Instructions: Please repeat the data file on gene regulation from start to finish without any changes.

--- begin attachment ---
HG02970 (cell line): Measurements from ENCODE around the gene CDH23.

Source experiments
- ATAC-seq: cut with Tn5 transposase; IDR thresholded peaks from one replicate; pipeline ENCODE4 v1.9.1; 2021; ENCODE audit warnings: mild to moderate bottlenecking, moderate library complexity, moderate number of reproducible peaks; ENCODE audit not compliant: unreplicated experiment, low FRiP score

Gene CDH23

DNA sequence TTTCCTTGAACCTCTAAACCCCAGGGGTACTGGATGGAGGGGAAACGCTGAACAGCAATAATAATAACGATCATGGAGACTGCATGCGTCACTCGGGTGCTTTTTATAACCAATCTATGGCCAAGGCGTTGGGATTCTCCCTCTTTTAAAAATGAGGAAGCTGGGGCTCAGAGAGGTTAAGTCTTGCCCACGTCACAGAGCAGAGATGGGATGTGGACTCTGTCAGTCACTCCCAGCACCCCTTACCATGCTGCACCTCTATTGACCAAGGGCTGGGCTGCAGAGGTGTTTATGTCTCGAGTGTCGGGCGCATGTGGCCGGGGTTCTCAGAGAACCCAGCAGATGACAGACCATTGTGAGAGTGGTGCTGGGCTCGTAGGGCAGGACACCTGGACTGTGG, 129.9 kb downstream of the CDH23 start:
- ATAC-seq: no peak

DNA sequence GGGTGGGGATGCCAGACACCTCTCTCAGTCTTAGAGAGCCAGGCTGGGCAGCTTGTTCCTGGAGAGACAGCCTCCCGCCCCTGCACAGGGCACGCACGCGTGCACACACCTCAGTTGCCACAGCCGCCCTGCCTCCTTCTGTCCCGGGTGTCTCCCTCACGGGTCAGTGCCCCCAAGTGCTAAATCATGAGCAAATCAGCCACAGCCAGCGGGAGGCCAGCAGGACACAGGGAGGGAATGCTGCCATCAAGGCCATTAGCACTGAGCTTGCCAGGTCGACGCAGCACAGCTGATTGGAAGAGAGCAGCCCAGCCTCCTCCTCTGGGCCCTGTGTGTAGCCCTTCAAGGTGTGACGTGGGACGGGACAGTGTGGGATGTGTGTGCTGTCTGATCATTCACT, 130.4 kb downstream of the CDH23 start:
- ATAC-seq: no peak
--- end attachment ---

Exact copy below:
HG02970 (cell line): Measurements from ENCODE around the gene CDH23.

Source experiments
- ATAC-seq: cut with Tn5 transposase; IDR thresholded peaks from one replicate; pipeline ENCODE4 v1.9.1; 2021; ENCODE audit warnings: mild to moderate bottlenecking, moderate library complexity, moderate number of reproducible peaks; ENCODE audit not compliant: unreplicated experiment, low FRiP score

Gene CDH23

DNA sequence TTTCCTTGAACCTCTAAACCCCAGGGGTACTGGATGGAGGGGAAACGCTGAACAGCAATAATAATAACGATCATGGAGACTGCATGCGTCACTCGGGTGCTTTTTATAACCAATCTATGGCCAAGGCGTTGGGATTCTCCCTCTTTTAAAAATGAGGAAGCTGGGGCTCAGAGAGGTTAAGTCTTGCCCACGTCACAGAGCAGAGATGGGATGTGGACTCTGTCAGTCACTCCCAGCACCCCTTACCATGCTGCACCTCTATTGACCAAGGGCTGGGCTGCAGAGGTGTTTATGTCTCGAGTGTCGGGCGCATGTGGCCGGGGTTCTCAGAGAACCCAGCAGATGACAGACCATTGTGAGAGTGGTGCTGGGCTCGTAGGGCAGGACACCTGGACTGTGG, 129.9 kb downstream of the CDH23 start:
- ATAC-seq: no peak

DNA sequence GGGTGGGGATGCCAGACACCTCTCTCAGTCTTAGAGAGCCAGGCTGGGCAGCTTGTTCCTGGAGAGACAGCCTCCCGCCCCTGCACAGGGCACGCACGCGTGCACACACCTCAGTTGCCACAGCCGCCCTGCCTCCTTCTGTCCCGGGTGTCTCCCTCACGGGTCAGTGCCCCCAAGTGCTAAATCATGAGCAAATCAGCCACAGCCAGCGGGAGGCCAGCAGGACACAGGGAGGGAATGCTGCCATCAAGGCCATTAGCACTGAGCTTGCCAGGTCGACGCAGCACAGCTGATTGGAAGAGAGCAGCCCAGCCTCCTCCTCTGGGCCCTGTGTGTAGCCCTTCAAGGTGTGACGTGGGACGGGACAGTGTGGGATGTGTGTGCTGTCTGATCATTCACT, 130.4 kb downstream of the CDH23 start:
- ATAC-seq: no peak